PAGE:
I got lost reading some old messages today.
So much of our life is being documented in the digital age we are in. The nature of big tech keeping all our data permanently means—setting aside the privacy concerns for a bit—that there will be (already is) so much of our stuff online for us to pause, look back at and reflect upon; to relive our happiness and sadness, to replay our embarrassing moments over and over again, to remind ourselves what made us angry, what made us feel loved, etc.
For the longest time, I thought not posting anything online ever was one way of not leaving a trail of your entire life behind you. But that changed when I started this blog. And even if you are not publishing content in public, you still are in private—in your emails and messages/texts.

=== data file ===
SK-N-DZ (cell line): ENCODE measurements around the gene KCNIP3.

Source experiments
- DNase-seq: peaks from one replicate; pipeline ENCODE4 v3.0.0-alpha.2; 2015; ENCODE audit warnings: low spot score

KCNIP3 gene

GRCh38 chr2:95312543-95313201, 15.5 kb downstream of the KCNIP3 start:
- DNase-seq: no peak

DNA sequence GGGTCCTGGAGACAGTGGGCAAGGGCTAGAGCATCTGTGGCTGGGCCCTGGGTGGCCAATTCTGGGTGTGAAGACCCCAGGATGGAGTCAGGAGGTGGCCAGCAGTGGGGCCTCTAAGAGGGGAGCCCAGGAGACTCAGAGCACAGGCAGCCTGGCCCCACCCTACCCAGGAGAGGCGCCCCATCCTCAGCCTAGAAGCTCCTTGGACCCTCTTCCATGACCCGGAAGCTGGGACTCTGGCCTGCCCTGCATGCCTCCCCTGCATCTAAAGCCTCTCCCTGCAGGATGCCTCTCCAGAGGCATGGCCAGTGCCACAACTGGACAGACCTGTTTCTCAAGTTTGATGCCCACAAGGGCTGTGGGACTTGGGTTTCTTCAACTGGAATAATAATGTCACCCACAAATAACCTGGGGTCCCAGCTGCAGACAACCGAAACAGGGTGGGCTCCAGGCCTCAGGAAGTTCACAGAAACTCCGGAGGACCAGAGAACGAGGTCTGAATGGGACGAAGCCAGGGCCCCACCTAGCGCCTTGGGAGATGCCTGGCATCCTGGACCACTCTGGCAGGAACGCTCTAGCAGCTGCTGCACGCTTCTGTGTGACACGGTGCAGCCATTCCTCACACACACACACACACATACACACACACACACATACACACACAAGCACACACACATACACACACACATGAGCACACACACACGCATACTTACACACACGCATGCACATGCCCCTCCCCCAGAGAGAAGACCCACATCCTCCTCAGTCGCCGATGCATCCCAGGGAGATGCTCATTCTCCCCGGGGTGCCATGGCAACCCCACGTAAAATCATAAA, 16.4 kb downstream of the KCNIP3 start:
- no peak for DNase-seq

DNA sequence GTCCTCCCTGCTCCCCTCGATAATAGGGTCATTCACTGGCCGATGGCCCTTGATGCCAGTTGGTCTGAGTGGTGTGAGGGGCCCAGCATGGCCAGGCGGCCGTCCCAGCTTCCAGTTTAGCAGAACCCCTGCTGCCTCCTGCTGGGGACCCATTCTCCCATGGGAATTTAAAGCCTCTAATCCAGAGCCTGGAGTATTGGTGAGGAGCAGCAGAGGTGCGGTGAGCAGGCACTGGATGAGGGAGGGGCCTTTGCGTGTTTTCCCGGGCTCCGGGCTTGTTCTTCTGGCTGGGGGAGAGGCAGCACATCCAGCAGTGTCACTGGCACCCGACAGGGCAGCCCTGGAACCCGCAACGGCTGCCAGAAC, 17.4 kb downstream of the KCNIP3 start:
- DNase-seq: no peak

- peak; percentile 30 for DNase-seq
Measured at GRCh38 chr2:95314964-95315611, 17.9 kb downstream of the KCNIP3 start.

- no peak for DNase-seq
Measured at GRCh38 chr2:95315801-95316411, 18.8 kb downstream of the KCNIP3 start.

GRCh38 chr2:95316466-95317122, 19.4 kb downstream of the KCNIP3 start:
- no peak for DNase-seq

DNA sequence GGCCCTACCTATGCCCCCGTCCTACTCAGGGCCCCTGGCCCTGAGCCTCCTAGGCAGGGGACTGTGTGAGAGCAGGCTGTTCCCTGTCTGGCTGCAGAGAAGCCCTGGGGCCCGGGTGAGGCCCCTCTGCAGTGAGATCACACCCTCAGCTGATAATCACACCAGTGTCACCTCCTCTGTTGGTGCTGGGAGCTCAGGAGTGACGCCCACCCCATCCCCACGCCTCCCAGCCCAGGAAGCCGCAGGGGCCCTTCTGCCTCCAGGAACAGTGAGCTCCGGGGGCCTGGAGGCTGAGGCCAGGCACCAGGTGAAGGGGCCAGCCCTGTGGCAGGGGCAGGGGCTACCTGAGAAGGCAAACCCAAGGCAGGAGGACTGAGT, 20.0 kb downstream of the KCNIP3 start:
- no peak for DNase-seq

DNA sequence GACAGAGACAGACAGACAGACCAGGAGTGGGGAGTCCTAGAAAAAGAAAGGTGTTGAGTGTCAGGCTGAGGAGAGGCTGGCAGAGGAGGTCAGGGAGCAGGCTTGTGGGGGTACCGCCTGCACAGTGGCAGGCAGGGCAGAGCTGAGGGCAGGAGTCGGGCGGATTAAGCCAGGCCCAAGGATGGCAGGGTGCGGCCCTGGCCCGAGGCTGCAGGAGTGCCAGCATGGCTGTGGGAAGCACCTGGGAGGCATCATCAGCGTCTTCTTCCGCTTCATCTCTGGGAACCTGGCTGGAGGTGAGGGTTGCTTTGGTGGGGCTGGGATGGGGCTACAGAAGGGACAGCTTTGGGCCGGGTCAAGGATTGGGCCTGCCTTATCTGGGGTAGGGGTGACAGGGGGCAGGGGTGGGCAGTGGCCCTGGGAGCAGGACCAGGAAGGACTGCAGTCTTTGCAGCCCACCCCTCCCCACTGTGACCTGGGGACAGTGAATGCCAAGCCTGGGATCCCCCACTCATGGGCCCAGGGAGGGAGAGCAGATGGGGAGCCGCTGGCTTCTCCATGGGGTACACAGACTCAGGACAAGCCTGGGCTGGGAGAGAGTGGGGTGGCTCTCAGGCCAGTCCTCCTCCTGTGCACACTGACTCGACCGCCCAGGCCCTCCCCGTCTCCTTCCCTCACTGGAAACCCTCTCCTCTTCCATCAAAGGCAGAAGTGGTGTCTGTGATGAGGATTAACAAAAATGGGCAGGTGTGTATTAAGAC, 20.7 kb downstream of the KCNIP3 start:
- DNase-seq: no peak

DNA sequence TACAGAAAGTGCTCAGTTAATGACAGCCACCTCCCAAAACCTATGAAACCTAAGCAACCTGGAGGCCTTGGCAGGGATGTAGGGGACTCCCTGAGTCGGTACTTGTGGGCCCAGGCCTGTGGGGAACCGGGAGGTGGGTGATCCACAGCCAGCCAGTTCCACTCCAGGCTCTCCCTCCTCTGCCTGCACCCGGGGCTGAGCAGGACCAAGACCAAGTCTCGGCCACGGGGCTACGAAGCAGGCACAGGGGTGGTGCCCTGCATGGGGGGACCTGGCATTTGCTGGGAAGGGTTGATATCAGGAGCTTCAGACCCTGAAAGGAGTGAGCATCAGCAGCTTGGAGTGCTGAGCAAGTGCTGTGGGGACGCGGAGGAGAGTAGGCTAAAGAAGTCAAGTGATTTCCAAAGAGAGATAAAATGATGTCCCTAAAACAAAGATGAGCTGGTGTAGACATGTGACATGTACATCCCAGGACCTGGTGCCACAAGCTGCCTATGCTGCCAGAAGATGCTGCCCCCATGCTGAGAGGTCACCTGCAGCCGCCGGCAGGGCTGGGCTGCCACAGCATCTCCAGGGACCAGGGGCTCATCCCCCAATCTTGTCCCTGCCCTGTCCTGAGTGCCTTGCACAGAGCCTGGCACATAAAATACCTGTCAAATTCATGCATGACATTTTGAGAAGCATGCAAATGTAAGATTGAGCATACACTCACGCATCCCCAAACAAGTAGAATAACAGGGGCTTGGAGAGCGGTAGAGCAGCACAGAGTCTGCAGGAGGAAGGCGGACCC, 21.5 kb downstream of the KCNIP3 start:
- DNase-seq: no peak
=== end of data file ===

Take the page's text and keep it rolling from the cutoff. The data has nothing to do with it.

For us millenials, when we are older, the wonderment of nostalgia will always be interrupted by the mundanity of a back-up. As more and more people get access to internet and come online, the early adopters will wax lyrical about their days of yore.
“Here’s the text from 2016 when I told your grandmother, that she was a national hero for posting a photo without make-up. She even made it to Buzzfeed.”
“Here is the YouTube video where grandpa and I read the last messages from our exes simultaneously and then cried with our backs to each other. So moving.”
“Umm... here. My first tweet. And mind you, my first name was my username. Crazy right?”
“I was the first to get on Instagram amongst all my friends. Look, it says 2012. Can you see?”
Old millenials will be fucking annoying… with proof.